1. Paris climate pact set to enter force after EU greenlight

Paris climate pact set to enter force after EU greenlight

Sixty-two countries had done so as of Tuesday but they accounted only for about 52 percent of emissions. On Wednesday, New Zealand became the 63rd nation to ratify the Paris accord.

By: | London | Published: October 5, 2016 6:06 AM
In the presence of UN Secretary-General Ban Ki-Moon, the lawmakers voted Tuesday by 610 to 38 with 31 abstentions for the 28 EU nations to simultaneously ratify the agreement to limit global warming.(AP) In the presence of UN Secretary-General Ban Ki-Moon, the lawmakers voted Tuesday by 610 to 38 with 31 abstentions for the 28 EU nations to simultaneously ratify the agreement to limit global warming. (AP)

The landmark Paris climate change pact is poised to enter into force around the world after European Union lawmakers endorsed the agreement. In the presence of UN Secretary-General Ban Ki-Moon, the lawmakers voted Tuesday by 610 to 38 with 31 abstentions for the 28 EU nations to simultaneously ratify the agreement to limit global warming.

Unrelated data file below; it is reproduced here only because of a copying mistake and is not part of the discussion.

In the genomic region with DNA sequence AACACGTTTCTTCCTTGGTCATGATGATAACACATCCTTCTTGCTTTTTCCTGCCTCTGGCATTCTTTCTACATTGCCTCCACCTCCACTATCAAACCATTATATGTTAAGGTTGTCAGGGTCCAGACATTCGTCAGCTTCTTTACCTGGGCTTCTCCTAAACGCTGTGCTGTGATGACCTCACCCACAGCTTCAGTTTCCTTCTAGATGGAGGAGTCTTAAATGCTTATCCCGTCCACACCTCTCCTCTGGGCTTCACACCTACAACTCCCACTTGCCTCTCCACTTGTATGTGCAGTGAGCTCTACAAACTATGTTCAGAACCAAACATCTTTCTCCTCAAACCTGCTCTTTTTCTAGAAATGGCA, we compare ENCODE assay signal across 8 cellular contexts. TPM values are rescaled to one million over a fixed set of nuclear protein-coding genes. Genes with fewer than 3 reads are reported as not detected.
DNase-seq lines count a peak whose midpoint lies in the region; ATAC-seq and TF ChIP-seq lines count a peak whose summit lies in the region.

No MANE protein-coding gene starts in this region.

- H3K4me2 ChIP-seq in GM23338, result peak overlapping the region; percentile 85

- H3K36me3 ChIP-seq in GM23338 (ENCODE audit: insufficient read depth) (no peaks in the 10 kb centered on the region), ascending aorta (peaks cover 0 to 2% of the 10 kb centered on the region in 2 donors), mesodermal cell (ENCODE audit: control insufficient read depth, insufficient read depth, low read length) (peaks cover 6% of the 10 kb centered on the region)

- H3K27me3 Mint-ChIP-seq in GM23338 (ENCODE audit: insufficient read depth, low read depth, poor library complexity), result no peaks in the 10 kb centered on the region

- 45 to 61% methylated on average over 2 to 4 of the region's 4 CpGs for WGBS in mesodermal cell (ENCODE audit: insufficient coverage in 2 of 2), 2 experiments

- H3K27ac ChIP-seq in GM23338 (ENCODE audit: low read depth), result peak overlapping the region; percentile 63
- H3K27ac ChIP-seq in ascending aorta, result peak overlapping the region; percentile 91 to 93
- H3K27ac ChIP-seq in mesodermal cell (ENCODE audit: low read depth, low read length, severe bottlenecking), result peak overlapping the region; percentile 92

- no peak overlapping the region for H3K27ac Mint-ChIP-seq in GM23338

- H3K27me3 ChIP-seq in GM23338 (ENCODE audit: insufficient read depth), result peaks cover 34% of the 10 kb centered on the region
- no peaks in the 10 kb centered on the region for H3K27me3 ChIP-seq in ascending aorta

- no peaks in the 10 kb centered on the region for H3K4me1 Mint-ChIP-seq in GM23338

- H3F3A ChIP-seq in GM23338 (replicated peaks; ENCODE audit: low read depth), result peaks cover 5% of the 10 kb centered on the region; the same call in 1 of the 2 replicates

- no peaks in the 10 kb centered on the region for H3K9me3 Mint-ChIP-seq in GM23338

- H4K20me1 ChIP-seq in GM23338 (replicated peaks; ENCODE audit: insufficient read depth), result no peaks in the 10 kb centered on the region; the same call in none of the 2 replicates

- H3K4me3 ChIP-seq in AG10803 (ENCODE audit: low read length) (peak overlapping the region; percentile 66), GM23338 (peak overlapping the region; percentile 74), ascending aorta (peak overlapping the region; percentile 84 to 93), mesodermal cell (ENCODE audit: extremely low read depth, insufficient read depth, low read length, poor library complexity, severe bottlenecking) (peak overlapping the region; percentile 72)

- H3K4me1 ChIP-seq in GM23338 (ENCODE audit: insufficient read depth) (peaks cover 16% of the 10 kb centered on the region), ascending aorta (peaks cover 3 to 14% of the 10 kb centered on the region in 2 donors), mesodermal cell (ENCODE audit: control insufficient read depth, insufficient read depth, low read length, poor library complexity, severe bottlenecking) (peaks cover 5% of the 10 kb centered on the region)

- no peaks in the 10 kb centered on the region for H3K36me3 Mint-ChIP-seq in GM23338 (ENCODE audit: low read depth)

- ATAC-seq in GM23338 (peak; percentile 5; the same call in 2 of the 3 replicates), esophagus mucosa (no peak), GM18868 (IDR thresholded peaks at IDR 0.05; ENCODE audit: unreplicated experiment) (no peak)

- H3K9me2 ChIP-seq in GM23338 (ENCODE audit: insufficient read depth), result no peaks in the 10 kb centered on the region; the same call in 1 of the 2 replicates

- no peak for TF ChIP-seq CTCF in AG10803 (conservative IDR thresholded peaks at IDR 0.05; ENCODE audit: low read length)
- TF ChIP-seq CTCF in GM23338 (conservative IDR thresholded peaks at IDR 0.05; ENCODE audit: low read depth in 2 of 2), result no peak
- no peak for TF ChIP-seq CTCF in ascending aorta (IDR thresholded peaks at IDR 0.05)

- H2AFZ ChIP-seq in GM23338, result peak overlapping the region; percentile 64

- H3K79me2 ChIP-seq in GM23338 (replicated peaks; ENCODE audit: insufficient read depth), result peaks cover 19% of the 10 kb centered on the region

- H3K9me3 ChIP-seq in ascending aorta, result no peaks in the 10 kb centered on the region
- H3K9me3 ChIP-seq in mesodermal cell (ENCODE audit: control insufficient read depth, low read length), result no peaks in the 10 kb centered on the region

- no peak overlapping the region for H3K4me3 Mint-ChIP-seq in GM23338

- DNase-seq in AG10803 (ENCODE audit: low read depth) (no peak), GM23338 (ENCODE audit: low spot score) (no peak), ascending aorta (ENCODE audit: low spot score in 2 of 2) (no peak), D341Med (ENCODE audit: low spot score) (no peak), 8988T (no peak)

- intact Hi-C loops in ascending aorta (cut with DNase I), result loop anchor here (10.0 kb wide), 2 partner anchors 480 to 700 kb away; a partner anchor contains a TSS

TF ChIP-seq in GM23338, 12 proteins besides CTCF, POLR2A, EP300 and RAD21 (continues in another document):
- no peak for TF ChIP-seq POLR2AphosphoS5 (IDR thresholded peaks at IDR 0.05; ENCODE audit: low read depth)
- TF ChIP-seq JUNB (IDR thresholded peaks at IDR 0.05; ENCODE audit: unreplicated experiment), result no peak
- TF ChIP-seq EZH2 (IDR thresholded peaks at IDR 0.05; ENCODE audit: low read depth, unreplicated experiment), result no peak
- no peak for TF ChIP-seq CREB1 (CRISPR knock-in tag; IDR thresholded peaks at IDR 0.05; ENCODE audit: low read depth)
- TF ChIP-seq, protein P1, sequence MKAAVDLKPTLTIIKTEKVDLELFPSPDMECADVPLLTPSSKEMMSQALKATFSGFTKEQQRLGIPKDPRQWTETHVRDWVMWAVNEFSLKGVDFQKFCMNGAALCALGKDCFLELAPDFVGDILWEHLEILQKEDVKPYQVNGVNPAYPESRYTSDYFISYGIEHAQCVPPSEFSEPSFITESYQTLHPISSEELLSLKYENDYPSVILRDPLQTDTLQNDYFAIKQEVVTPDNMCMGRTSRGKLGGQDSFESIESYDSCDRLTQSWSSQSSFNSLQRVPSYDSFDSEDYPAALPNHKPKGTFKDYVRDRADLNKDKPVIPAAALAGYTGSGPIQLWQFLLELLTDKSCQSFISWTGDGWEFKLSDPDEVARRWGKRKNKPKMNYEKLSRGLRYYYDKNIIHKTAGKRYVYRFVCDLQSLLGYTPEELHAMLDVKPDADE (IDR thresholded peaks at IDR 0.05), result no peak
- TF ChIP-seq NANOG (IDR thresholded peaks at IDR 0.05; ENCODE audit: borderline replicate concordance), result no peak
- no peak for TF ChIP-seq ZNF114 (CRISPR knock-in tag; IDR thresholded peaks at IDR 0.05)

The deal cannot take effect until 55 countries, accounting for at least 55 percent of global emissions, have adopted it. Sixty-two countries had done so as of Tuesday but they accounted only for about 52 percent of emissions. On Wednesday, New Zealand became the 63rd nation to ratify the Paris accord.

The EU’s fast-track ratification takes the Paris Agreement past the 55 percent threshold. The handover to the U.N. of a legal document formally doing that is expected to happen by Friday. ”With the action taken by the EU parliament, I am confident that we will be able to cross the 55 percent threshold very soon; in a matter of days,” Ban told reporters.

The Paris agreement commits rich and poor countries to take action to curb the rise in global temperatures that is melting glaciers, raising sea levels and shifting rainfall patterns. It requires governments to present national plans to reduce emissions to limit global temperature rise to well below 2 degrees Celsius (3.6 degrees Fahrenheit).

The EU prides itself on being a leader in the fight against global warming, but it came under heavy criticism after the U.S. and China beat the bloc to enact the accord.

The EU, which accounts for 12 percent of global emissions, originally planned to wait for its member states to approve the deal domestically, but given the slow pace of progress it moved on their behalf. International momentum has been building to ensure that the deal could enter force by next U.N. climate conference, which starts Nov. 7 in Marrakech, Morocco.

 

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